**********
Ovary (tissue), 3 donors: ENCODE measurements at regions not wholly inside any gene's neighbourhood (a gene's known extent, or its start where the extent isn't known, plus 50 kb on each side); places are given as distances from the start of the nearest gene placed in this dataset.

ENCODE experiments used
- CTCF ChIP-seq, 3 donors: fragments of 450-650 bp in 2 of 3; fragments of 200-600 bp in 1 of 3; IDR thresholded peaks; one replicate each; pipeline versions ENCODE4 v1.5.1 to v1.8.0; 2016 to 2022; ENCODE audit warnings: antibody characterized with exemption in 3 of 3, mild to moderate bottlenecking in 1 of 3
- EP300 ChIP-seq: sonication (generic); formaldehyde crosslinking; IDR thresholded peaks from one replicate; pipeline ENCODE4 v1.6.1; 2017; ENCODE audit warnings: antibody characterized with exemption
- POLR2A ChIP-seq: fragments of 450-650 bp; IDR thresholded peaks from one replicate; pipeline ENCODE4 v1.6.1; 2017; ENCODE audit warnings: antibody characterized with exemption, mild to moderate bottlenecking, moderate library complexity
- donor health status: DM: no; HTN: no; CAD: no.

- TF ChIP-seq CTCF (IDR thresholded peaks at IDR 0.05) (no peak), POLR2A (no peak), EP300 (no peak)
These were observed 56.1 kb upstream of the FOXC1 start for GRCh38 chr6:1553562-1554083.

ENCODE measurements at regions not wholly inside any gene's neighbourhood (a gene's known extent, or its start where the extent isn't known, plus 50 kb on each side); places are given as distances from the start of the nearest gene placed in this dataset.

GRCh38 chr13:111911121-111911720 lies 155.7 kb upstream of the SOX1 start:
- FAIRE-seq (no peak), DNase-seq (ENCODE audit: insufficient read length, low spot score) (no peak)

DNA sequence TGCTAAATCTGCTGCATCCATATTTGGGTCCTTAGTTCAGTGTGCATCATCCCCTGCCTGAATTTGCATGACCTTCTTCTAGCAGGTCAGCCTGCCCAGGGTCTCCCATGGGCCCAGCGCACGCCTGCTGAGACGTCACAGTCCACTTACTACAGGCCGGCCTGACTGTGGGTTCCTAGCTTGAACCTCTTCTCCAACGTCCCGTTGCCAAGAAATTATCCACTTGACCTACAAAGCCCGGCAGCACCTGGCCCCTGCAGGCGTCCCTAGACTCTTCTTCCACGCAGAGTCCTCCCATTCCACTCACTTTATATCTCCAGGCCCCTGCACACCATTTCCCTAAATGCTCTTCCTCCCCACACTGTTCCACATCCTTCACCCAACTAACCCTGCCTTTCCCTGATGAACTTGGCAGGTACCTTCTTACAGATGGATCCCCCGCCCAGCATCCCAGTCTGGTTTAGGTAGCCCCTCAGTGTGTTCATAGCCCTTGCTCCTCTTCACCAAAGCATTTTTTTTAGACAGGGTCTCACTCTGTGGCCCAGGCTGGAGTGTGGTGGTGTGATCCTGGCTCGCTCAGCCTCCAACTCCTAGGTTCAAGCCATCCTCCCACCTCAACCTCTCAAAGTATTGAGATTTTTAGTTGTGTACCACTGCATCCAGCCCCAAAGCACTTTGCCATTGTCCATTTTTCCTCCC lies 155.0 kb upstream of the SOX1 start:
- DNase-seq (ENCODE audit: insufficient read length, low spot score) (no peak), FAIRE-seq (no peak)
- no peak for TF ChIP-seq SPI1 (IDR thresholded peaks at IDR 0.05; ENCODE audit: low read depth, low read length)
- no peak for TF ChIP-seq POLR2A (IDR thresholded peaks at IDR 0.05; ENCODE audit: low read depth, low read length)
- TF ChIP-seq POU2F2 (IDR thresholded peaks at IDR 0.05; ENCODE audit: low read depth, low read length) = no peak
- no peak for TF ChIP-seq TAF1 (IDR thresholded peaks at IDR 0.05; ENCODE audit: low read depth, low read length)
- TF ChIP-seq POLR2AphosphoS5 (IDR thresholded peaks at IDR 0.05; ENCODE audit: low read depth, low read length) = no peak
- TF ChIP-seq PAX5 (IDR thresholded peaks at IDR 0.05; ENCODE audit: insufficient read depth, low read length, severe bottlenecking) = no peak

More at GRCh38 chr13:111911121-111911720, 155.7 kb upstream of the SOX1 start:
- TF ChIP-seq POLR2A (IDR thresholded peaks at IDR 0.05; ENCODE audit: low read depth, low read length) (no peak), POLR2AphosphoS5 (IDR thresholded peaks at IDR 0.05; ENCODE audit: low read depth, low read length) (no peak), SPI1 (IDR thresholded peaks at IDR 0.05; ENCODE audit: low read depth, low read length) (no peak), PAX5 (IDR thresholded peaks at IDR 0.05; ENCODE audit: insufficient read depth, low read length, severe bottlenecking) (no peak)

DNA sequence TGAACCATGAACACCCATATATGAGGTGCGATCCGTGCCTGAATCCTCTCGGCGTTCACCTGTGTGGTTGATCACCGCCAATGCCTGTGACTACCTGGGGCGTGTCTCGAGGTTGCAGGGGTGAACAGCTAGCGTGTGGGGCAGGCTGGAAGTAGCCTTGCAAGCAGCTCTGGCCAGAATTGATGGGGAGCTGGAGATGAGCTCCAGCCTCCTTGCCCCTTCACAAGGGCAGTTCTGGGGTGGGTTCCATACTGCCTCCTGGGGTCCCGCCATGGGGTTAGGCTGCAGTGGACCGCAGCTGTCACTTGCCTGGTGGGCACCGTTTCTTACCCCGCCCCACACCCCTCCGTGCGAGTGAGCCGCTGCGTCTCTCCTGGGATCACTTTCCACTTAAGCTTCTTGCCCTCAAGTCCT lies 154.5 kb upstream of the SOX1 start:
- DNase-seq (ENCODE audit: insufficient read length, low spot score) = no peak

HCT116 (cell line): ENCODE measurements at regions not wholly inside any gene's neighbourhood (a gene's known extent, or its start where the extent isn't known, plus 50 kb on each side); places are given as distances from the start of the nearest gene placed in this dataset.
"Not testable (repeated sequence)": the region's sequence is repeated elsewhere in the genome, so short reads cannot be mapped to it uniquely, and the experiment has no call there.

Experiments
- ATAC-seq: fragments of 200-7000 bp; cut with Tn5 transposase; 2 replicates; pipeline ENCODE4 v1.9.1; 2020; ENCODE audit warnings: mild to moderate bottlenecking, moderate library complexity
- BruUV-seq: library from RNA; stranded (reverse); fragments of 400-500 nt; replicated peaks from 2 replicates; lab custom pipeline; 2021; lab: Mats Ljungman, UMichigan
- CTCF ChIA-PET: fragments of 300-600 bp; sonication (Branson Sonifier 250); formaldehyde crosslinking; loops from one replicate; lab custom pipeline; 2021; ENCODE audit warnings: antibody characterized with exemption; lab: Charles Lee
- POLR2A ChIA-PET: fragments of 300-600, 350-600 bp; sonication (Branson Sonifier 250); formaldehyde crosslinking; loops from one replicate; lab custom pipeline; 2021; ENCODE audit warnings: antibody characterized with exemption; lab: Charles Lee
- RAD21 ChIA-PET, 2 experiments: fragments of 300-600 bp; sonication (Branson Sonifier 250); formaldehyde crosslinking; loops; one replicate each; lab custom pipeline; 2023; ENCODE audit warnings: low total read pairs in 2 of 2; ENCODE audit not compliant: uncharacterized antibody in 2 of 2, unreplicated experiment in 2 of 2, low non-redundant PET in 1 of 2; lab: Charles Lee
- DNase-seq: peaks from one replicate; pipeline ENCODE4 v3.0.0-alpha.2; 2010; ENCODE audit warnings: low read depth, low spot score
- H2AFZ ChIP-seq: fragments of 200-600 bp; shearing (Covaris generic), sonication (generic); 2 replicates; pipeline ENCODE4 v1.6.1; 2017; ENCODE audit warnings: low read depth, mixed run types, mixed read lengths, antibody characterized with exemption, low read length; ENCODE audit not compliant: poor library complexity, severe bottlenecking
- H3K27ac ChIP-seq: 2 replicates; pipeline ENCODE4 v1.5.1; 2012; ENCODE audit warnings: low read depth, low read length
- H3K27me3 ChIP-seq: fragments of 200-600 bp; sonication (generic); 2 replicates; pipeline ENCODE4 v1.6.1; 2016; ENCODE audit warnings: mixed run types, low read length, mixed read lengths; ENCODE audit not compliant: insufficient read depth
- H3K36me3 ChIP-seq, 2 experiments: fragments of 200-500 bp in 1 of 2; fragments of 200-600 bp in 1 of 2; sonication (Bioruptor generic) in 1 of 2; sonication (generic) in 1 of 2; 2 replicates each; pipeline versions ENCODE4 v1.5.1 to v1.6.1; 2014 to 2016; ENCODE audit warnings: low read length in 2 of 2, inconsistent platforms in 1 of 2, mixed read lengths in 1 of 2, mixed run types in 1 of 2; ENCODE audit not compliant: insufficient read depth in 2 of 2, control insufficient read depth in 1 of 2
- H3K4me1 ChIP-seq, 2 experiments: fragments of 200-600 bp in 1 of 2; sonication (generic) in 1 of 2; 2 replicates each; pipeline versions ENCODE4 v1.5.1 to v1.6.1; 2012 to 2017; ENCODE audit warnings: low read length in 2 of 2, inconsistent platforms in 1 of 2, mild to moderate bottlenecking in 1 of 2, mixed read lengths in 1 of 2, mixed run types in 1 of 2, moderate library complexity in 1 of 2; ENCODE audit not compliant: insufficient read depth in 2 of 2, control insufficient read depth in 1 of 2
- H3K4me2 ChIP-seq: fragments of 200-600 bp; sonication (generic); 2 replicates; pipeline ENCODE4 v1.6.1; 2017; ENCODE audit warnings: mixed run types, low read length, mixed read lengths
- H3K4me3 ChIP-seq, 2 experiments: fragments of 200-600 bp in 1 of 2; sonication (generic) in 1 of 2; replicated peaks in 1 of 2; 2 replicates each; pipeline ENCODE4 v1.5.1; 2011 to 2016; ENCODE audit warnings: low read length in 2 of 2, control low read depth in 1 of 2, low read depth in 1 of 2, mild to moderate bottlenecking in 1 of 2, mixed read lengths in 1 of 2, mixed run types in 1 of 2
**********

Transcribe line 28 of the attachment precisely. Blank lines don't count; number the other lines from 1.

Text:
- BruUV-seq: library from RNA; stranded (reverse); fragments of 400-500 nt; replicated peaks from 2 replicates; lab custom pipeline; 2021; lab: Mats Ljungman, UMichigan